Unlike the feel good ‘80s dance classic by Club Nouveau with a similar sounding name, a lien is not a good thing. Especially when a fun gambling trip can turn into a lien on your home.
While it may sound far-fetched, gambling casinos putting liens on homes to collect debts is a common practice according to an article in The Day. Interviewed for that article was Raymond Foll, a Connecticut attorney who does debt collection for casinos. Attorney Foll noted, “It’s not just casino debt collection, it’s any debt collection.”
Because people from surrounding New England states travel to Connecticut to gamble, the issue is felt in many states. WPRI.com did an investigation and found that Foxwoods Resort Casino put liens on Rhode Island homes thirty times. Markers are a form of credit that casinos offer to patrons. When that debt is not paid, casinos can use liens to recover their money. According to the same investigation, an attorney who would only speak anonymously, said that while Foxwoods often uses property liens, collections agencies are used by Mohegan Sun.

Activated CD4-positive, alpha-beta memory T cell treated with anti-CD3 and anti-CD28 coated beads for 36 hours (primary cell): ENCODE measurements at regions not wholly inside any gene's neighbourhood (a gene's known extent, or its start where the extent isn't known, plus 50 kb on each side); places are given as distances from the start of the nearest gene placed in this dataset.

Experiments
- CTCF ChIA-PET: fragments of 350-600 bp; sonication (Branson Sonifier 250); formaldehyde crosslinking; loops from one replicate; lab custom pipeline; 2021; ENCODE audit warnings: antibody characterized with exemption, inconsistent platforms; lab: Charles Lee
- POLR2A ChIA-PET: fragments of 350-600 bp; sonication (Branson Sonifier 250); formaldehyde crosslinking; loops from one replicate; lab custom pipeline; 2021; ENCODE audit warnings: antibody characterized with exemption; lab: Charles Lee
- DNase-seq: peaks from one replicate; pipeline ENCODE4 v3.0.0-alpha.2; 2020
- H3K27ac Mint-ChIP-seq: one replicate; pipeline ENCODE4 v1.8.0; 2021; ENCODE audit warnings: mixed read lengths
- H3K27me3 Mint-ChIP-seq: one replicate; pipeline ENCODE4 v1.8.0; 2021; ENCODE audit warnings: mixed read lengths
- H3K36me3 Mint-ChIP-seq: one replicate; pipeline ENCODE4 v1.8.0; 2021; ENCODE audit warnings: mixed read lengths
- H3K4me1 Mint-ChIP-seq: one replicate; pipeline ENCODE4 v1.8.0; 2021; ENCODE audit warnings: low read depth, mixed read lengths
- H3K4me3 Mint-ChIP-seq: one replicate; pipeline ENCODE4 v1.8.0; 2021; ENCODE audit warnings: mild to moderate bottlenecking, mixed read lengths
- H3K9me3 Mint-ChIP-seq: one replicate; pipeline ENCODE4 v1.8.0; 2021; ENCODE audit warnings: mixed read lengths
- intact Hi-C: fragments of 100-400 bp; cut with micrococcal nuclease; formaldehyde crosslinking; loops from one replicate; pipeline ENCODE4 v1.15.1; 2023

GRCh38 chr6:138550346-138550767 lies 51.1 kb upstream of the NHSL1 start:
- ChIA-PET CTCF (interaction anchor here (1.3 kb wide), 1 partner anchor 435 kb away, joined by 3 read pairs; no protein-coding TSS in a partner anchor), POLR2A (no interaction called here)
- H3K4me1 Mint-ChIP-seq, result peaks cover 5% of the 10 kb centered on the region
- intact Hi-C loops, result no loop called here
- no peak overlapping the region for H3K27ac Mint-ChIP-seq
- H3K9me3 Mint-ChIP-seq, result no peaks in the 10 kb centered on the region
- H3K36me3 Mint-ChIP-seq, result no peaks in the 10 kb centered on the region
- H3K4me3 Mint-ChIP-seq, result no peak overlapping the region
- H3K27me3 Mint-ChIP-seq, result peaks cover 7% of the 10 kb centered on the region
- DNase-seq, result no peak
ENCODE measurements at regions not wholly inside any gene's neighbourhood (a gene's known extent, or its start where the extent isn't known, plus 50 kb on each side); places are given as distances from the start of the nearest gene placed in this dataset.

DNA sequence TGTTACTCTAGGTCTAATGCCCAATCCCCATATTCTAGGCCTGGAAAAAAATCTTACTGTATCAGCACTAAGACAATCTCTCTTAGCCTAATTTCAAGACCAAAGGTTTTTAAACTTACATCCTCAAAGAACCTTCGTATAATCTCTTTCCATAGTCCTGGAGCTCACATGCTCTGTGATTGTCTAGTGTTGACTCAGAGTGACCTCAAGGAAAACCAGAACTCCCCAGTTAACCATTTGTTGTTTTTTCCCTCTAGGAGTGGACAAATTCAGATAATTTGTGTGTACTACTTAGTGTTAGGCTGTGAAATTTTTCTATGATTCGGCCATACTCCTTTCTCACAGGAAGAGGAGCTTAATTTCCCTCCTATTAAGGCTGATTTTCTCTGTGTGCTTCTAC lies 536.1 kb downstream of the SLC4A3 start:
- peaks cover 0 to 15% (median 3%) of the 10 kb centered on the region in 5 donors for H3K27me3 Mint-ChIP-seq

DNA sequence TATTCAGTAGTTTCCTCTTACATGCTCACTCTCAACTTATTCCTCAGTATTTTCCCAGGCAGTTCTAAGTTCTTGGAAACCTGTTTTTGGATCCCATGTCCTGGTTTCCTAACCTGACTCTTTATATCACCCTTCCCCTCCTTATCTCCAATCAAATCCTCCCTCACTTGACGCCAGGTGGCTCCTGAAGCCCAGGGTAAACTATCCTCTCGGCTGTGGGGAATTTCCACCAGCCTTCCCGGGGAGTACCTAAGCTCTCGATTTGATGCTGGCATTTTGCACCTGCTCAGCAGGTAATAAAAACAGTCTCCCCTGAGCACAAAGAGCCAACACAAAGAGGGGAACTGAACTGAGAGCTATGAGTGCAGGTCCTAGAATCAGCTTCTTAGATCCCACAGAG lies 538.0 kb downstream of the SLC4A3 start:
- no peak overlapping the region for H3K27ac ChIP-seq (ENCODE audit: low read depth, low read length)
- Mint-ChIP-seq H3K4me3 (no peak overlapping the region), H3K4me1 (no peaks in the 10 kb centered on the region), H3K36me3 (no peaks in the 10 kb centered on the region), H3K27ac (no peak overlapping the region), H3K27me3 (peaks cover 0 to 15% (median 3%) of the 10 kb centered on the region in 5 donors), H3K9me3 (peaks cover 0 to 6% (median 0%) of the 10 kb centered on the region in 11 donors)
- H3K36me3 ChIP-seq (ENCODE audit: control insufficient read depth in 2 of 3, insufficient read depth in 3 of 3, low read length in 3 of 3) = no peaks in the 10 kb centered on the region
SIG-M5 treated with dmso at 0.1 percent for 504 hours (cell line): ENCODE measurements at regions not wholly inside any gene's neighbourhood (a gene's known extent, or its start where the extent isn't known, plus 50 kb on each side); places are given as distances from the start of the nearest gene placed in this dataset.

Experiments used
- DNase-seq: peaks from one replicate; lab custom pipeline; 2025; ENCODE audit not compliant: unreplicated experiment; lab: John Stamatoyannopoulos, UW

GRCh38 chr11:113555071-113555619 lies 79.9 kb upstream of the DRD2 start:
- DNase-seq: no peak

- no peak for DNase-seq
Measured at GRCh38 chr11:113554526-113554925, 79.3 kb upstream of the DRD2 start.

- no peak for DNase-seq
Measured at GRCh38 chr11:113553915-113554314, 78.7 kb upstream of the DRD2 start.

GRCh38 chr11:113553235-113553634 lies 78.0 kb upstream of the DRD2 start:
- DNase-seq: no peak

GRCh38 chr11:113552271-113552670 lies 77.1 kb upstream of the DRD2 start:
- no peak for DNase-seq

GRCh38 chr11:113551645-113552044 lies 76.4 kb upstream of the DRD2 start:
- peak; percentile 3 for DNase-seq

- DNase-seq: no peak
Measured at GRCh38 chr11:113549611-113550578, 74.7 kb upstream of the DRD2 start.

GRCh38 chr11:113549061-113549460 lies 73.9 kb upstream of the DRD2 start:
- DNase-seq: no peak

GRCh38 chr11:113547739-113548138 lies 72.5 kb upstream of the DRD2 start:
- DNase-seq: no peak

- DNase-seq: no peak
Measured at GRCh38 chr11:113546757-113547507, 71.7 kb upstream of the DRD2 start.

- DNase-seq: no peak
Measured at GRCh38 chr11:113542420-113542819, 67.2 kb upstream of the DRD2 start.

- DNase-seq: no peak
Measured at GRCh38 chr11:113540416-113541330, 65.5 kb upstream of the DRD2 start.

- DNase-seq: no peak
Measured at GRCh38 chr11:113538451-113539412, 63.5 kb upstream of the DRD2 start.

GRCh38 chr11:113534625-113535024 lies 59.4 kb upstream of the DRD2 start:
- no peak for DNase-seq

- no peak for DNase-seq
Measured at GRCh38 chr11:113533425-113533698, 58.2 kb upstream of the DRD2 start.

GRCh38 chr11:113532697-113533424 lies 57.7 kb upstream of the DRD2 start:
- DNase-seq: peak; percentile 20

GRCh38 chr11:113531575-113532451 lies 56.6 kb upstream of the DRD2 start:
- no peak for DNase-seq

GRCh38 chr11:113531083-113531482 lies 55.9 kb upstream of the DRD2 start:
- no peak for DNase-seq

The Providence Journal reported that state legislation was recently filed to prevent casinos from putting liens on Rhode Island property. Not to be outdone, it was also reported that legislation was filed that would allow the state’s own casino, Twin River Casino to offer up to “$75,000.00 in interest-free, unsecured credit.”
Moving further north, Massachusetts is now dealing with casino gambling as well. Both earlier mentioned Connecticut casinos are seeking licenses to operate in the Bay State. The Boston Globe reports that the state’s Attorney General, Martha Coakley is very concerned with the practice of property liens being used to satisfy gambling debts.
“Protecting against predatory lending and overly aggressive debt collection in the gaming industry is critical, because the odds are stacked against the patron being able to earn back the value of the loan,” wrote Coakley, who is also a candidate for governor. “This practice by the gaming industry in which customers’ homes are put at risk should not be allowed.”
As awareness of this practice spreads with the increasing number of casinos, this issue is surely something that we will see more of across the country.